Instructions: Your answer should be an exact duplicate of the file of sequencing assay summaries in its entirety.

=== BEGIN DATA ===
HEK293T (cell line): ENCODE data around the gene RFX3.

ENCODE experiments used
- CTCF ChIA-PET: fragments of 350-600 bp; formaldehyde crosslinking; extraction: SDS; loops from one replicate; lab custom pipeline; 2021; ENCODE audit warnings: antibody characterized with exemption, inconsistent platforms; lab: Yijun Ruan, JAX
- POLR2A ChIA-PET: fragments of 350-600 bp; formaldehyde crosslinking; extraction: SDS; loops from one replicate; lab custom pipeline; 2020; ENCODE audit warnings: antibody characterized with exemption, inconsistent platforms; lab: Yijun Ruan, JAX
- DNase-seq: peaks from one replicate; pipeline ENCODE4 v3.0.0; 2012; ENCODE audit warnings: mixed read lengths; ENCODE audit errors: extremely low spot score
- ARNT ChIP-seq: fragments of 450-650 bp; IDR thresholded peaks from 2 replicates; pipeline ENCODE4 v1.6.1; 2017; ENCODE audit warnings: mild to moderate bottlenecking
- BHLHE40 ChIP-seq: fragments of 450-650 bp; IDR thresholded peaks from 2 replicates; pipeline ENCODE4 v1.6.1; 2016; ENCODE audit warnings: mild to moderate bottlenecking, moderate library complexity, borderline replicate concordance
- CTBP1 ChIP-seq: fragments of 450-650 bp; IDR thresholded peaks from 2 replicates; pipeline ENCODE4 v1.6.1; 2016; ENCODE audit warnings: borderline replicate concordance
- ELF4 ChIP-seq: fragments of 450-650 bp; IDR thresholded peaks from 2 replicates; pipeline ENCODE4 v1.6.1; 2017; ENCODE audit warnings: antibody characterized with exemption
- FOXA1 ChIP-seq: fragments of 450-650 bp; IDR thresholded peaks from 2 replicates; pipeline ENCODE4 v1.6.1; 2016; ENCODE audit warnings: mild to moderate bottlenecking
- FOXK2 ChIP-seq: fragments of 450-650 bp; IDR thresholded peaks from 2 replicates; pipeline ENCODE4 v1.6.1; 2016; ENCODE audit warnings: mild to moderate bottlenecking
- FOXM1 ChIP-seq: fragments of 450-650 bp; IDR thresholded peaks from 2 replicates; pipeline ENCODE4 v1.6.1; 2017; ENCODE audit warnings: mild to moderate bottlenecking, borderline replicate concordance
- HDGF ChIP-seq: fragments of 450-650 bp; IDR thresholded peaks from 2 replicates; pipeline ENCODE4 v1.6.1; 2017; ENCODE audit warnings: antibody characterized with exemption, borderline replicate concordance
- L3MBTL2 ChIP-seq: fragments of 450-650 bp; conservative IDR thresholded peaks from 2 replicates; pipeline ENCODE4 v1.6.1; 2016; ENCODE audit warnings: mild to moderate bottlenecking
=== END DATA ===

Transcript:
HEK293T (cell line): ENCODE data around the gene RFX3.

ENCODE experiments used
- CTCF ChIA-PET: fragments of 350-600 bp; formaldehyde crosslinking; extraction: SDS; loops from one replicate; lab custom pipeline; 2021; ENCODE audit warnings: antibody characterized with exemption, inconsistent platforms; lab: Yijun Ruan, JAX
- POLR2A ChIA-PET: fragments of 350-600 bp; formaldehyde crosslinking; extraction: SDS; loops from one replicate; lab custom pipeline; 2020; ENCODE audit warnings: antibody characterized with exemption, inconsistent platforms; lab: Yijun Ruan, JAX
- DNase-seq: peaks from one replicate; pipeline ENCODE4 v3.0.0; 2012; ENCODE audit warnings: mixed read lengths; ENCODE audit errors: extremely low spot score
- ARNT ChIP-seq: fragments of 450-650 bp; IDR thresholded peaks from 2 replicates; pipeline ENCODE4 v1.6.1; 2017; ENCODE audit warnings: mild to moderate bottlenecking
- BHLHE40 ChIP-seq: fragments of 450-650 bp; IDR thresholded peaks from 2 replicates; pipeline ENCODE4 v1.6.1; 2016; ENCODE audit warnings: mild to moderate bottlenecking, moderate library complexity, borderline replicate concordance
- CTBP1 ChIP-seq: fragments of 450-650 bp; IDR thresholded peaks from 2 replicates; pipeline ENCODE4 v1.6.1; 2016; ENCODE audit warnings: borderline replicate concordance
- ELF4 ChIP-seq: fragments of 450-650 bp; IDR thresholded peaks from 2 replicates; pipeline ENCODE4 v1.6.1; 2017; ENCODE audit warnings: antibody characterized with exemption
- FOXA1 ChIP-seq: fragments of 450-650 bp; IDR thresholded peaks from 2 replicates; pipeline ENCODE4 v1.6.1; 2016; ENCODE audit warnings: mild to moderate bottlenecking
- FOXK2 ChIP-seq: fragments of 450-650 bp; IDR thresholded peaks from 2 replicates; pipeline ENCODE4 v1.6.1; 2016; ENCODE audit warnings: mild to moderate bottlenecking
- FOXM1 ChIP-seq: fragments of 450-650 bp; IDR thresholded peaks from 2 replicates; pipeline ENCODE4 v1.6.1; 2017; ENCODE audit warnings: mild to moderate bottlenecking, borderline replicate concordance
- HDGF ChIP-seq: fragments of 450-650 bp; IDR thresholded peaks from 2 replicates; pipeline ENCODE4 v1.6.1; 2017; ENCODE audit warnings: antibody characterized with exemption, borderline replicate concordance
- L3MBTL2 ChIP-seq: fragments of 450-650 bp; conservative IDR thresholded peaks from 2 replicates; pipeline ENCODE4 v1.6.1; 2016; ENCODE audit warnings: mild to moderate bottlenecking